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Second- and third-stringers eye 2016 if front-runner stumbles
Topic - Executive Intelligence Review
The case of a fertility doctor who lost his license for helping "Octomom" bear the world's largest-surviving brood of babies has rattled the field of fertility medicine _ a $3 billion industry with little regulation.
A doctor testifying on behalf of "Octomom" Nadya Suleman's fertility doctor repeatedly defended the in vitro treatments she received, saying it was appropriate considering her impaired fertility and desire for a very large family.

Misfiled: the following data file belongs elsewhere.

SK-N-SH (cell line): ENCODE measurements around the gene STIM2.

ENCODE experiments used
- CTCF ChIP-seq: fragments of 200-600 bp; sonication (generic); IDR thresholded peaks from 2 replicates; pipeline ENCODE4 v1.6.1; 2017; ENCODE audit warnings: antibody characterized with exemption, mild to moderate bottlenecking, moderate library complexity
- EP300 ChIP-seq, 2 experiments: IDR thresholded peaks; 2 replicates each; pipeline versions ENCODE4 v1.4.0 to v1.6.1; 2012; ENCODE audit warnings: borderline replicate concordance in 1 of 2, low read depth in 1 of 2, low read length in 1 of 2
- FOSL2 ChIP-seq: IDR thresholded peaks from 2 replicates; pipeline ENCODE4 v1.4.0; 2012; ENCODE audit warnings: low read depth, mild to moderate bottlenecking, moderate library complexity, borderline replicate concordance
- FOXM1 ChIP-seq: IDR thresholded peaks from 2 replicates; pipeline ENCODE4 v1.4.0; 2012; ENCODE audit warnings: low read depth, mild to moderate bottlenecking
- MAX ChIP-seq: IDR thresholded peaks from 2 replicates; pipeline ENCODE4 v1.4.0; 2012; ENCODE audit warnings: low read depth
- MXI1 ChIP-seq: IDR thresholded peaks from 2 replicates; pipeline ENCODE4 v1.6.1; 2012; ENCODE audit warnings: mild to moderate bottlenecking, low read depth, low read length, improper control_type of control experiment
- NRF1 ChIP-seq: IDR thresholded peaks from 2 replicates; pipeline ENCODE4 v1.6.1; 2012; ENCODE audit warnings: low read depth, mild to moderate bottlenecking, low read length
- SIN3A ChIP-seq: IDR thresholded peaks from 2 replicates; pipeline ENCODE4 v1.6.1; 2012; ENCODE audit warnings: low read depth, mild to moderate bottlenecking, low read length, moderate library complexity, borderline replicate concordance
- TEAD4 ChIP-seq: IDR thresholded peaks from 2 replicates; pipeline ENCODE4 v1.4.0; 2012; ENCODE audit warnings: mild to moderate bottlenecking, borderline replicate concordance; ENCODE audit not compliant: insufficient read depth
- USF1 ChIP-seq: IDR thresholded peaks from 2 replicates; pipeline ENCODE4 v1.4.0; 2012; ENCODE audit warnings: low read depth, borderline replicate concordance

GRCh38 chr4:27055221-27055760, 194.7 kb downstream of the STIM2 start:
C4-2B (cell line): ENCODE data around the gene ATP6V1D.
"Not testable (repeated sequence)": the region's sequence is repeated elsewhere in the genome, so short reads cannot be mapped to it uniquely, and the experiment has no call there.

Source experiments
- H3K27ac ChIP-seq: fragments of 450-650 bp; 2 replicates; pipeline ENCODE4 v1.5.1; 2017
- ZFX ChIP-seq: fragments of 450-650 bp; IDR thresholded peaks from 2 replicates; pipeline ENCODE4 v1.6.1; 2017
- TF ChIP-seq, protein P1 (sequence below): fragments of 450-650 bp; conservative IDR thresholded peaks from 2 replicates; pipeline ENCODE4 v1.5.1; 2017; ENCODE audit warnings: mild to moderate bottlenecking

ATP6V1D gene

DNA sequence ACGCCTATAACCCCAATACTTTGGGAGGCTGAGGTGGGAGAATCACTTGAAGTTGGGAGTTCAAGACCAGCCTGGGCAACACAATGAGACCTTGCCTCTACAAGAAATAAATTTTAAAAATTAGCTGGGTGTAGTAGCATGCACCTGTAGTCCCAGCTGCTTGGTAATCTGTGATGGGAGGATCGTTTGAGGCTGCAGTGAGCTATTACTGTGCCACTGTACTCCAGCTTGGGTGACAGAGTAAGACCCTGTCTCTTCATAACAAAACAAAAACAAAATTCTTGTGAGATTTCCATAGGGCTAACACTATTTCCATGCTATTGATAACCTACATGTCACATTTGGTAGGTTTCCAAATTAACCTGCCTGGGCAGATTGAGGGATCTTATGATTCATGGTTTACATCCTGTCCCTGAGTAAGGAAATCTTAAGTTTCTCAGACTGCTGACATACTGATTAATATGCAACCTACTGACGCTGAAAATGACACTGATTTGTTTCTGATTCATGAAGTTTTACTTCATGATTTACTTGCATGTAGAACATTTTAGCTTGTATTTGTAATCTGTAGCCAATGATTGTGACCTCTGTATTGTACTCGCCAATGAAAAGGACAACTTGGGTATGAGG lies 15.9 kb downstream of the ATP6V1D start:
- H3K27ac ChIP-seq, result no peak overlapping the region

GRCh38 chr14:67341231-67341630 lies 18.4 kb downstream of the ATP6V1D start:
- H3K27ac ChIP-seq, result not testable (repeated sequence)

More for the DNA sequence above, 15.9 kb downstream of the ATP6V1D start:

A doctor testifying on behalf of "Octomom" Nadya Suleman's fertility doctor repeatedly defended the in-vitro treatments she received, saying they were appropriate considering her impaired fertility and desire for a very large family.
Dr. Jeffrey Steinberg, who testified as a fertility expert in support of Kamrava during his licensing hearing, said Thursday that doctors followed the case closely but remain in a "gray zone" when it comes to navigating between patient wants and medical ethics.
Steinberg said it often takes a long, hard conversation to convince a patient that implanting more embryos is not better, no matter how desperate they are to become pregnant.